Low cost, compact and flexible heating solution proving popular
Tubular heating is proving popular with sales throughout the world, buoyant thanks to these types of heater’s versatility in providing background or – in some cases – main heat in a multitude of environments.
Energy costs changing heat use
The energy utility companies announced another round of price increase in early spring in response to the energy price cap being increased by energy regulator Ofgem, and this could have a positive effect on low cost heating options provided by tubular heaters.
It’s increasingly expensive to run central heating or a larger electric heater such as an oil filled radiator to provide background heat in somewhere like a seldom used box room, or conservatory to keep frost away in the colder months. Instead, tube heaters costing mere fractions of a penny per hour to run are increasingly being turned to as an economical heat source.
Extensions and add-ons ideal for tubular heaters
More householders are adding to their properties by way of loft and garage conversions and outbuildings rather than the upheaval and expense of moving home, and greenhouses are ever popular to grow plants and vegetables sometimes requiring heated conditions.
Lofts – it’s not always practical to run central heating up to what might be a small loft conversion, so keeping the space warm with background heat from heaters that don’t take much space and are cheap to run makes more sense.
Outbuildings – the same applies to outbuildings; if more heat is required then portable or wired in electric heaters can add to the tubular heater’s output.
Conservatories – even if they’re not being used in the autumn and winter, conservatories often need to be kept frost and condensation free so tubular heaters can handle this without costing the earth or taking much space.
Greenhouses – tubular heaters have a high IP rating (the measure of how durable they are at withstanding dust and other particulate invasion and water ingress). They’re increasingly popular in greenhouses, especially when used in conjunction with weatherproof thermostats and timers.
Other uses – the popularity of tubular heaters extends to use in larger cupboards where contents must be kept above a certain temperature, and for outdoor animal shelters such as kennels for when the thermometer dips too low.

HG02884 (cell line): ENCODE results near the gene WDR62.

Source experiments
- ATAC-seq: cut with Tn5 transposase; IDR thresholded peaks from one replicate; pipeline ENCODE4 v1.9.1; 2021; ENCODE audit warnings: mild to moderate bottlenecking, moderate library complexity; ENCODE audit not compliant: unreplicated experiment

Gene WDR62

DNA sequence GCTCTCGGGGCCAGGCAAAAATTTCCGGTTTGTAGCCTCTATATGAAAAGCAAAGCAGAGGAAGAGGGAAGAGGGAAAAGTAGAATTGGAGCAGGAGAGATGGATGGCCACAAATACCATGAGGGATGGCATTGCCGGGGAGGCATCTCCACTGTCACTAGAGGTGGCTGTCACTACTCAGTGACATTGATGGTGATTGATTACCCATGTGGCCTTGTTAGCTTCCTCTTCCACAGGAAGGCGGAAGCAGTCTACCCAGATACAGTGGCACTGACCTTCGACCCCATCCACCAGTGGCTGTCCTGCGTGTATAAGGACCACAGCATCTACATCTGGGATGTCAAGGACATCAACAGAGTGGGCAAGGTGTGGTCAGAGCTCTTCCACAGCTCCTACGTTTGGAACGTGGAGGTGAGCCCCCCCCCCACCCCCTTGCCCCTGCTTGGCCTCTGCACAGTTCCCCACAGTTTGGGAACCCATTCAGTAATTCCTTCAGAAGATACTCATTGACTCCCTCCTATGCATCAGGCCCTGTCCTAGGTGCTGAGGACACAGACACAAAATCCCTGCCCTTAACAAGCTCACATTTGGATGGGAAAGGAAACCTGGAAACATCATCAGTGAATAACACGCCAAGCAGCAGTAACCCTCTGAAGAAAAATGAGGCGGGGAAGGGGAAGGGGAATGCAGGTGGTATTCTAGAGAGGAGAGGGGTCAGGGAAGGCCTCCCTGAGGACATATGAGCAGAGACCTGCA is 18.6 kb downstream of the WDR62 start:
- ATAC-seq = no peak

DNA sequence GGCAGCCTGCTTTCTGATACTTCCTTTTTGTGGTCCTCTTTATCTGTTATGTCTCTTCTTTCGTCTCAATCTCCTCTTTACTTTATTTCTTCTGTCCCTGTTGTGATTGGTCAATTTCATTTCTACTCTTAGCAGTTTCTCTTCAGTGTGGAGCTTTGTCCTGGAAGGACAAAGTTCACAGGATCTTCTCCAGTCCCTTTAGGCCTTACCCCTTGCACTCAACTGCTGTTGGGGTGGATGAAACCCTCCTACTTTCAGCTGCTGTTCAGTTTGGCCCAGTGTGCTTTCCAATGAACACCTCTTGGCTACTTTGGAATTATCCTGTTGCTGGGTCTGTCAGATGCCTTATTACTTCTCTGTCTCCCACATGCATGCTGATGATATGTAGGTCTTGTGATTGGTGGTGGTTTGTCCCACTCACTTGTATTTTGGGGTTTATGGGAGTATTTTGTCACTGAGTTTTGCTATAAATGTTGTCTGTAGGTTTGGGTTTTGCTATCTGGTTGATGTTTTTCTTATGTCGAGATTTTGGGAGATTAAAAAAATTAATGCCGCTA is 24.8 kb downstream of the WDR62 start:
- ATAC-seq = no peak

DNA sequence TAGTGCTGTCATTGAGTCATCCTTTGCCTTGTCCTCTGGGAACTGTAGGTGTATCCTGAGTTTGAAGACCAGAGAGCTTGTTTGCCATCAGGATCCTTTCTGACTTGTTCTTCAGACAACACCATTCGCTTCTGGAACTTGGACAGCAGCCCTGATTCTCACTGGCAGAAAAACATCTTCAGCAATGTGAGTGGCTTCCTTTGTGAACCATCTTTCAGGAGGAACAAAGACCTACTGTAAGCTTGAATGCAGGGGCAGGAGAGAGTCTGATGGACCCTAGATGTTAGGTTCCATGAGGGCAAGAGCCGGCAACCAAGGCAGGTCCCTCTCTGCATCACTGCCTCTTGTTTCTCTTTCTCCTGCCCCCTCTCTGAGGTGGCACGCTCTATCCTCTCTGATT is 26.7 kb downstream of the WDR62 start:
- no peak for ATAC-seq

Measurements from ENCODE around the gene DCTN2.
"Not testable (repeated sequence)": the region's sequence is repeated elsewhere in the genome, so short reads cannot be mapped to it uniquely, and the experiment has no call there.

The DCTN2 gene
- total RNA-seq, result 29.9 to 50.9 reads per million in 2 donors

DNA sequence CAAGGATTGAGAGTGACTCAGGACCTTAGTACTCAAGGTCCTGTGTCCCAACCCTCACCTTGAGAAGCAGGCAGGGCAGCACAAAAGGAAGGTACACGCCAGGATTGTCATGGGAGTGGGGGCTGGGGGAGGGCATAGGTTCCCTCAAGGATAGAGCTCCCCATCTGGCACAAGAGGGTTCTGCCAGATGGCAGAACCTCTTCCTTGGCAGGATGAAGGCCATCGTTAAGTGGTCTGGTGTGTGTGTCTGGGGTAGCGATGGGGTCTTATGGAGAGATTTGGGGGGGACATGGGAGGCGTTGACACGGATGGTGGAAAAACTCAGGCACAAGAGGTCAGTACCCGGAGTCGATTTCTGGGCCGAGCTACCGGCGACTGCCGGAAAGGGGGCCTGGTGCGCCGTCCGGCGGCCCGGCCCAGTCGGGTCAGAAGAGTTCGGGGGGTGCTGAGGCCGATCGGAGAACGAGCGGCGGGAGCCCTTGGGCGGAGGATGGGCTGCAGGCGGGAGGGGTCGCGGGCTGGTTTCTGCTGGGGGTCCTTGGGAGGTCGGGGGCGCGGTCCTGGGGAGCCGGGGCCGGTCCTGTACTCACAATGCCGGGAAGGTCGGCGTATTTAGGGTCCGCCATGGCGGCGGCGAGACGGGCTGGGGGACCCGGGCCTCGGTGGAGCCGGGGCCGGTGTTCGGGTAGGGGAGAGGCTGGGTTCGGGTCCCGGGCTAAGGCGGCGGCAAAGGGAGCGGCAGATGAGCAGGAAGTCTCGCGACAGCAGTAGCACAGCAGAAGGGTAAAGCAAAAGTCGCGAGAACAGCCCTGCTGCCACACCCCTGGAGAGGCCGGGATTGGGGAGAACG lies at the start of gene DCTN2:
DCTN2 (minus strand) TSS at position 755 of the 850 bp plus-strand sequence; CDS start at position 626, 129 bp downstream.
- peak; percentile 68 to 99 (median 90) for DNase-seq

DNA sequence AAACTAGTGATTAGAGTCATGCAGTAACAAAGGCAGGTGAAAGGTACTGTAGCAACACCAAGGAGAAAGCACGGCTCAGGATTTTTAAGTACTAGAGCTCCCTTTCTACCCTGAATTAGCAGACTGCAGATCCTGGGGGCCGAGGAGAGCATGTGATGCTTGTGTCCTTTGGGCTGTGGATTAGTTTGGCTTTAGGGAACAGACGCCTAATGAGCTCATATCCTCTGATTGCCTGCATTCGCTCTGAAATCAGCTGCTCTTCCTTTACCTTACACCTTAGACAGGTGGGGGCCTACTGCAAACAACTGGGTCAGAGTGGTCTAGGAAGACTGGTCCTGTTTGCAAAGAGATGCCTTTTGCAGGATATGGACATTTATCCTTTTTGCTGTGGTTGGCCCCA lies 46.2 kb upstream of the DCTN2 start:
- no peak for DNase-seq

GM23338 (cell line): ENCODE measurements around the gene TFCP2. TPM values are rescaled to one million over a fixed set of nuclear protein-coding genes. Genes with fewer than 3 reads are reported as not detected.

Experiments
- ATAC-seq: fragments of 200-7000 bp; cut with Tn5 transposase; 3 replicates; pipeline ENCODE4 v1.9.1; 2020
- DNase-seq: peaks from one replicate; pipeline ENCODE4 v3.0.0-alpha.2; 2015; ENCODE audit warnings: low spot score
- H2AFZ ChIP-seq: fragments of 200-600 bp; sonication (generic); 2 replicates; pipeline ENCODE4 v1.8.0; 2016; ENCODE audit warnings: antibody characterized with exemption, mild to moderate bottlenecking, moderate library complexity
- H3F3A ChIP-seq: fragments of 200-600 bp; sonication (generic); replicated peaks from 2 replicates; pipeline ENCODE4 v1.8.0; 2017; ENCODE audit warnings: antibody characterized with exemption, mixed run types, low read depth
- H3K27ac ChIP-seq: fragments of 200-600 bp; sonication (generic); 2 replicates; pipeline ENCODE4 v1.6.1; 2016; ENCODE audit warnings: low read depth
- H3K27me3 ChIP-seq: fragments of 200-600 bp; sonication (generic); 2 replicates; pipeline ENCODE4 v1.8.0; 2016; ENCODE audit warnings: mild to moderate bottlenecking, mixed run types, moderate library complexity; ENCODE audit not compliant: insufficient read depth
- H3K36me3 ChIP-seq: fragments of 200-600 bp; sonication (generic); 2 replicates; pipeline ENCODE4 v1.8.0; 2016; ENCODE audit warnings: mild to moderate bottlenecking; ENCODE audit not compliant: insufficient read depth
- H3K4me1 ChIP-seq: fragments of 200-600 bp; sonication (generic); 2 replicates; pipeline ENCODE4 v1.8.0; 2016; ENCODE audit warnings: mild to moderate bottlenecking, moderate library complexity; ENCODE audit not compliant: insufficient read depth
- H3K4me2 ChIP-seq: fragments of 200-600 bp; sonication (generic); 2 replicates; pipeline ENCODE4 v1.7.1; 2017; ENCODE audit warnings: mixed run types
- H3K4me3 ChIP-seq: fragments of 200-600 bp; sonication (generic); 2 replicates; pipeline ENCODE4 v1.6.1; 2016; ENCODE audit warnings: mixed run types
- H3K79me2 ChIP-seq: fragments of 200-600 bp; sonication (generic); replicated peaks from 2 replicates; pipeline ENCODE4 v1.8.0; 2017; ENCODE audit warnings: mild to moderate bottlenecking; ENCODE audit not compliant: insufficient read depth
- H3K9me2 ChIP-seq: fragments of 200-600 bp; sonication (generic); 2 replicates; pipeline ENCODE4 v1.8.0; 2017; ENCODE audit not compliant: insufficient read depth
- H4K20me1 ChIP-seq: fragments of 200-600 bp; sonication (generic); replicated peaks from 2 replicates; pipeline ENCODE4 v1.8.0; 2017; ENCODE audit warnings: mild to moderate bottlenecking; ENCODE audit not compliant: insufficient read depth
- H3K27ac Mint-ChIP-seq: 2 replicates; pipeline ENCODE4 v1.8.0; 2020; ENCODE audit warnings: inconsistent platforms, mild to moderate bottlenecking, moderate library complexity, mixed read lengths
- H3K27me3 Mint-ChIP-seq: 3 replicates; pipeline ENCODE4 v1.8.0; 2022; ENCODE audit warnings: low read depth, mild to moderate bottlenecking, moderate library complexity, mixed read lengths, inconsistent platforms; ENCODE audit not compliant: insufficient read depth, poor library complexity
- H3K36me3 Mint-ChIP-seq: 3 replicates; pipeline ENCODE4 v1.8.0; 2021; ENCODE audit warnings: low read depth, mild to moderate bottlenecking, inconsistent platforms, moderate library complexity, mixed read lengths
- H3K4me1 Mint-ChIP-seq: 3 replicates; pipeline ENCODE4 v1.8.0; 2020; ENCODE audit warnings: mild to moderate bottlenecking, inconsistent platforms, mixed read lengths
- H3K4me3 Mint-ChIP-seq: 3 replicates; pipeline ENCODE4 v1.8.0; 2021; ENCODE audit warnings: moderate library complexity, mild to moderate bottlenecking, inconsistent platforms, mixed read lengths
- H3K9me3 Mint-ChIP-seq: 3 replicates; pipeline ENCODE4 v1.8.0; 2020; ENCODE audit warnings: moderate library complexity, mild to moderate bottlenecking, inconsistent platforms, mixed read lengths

Their flexibility in use is helped by the availability of guards so animals won’t come into contact with their hot surface.
Variety of sizes and types
The rising popularity of tubular heaters is helped by the ability for users to pay for only the heat they need; a basic one foot long 60w heater costing under a penny per hour to run may suffice, but if more heat is required they go up in one foot and 60w increments to the largest six foot long models providing 360w of heating output.
It’s also possible to have a cluster of heaters using brackets available as accessories and choose between models with three pin plugs or those hard wired into the mains electricity.
Economical heating option
At a time when people look to save money and not waste resources such as when using excessive heating, tubular heaters offer the chance to pay and use what’s required; contributing to their popularity.
The popularity of tubular heaters driven by the ability to only use and pay for heat that’s required so saving money and not wasting natural resources.
Is it possible to programme a tubular heater?
Yes, if you would like to programme your tubular heater to operate at certain times of the day or certain temperatures, you can do so with a tubular heater thermostats which we sell as part of our tube heater accessories, as well as heater guards and wall mounting brackets.
We have a choice of different thermostats to choose from, some with digital displays that you can easily read and programme to your needs. They are ideal if you would like to heat an area at a certain time, such as before you get home or before you start work. There is also an option of an anti-frost setting which activates when the temperature dips below a certain level.
Can I use my tubular heater in my greenhouse?
Yes! They’re a great option for greenhouses or orangeries where you may grow plants, fruit or vegetables throughout the year. During the winter, keen gardeners are all aware of protecting plants from frost and succumbing to the winter chill.
A tubular heater can help create the perfect environment for your plants to help them get through the cold months and keep your greenhouse at a comfortable temperature. You can programme it to come on when it is below a certain temperature or to provide a constant source of heat. Our tubular heaters are safe for greenhouse use and can be used for long hours without causing a fire risk.
Is a tubular heater expensive to run?
Unlike many other portable heaters, a tubular heater is very affordable to run, especially for long hours. While other portable heaters can cost as much as 30p an hour to run, a tubular heater can cost less than 1p! They’re even cheap to buy, starting as low as £20 each so you can buy one or multiple heaters to keep an area warm for hours at minimum cost.
So from investing into your tubular heater to running it, a tubular heater is a cheap affordable way of heating a space and keeping it warm and comfortable without running up energy bills.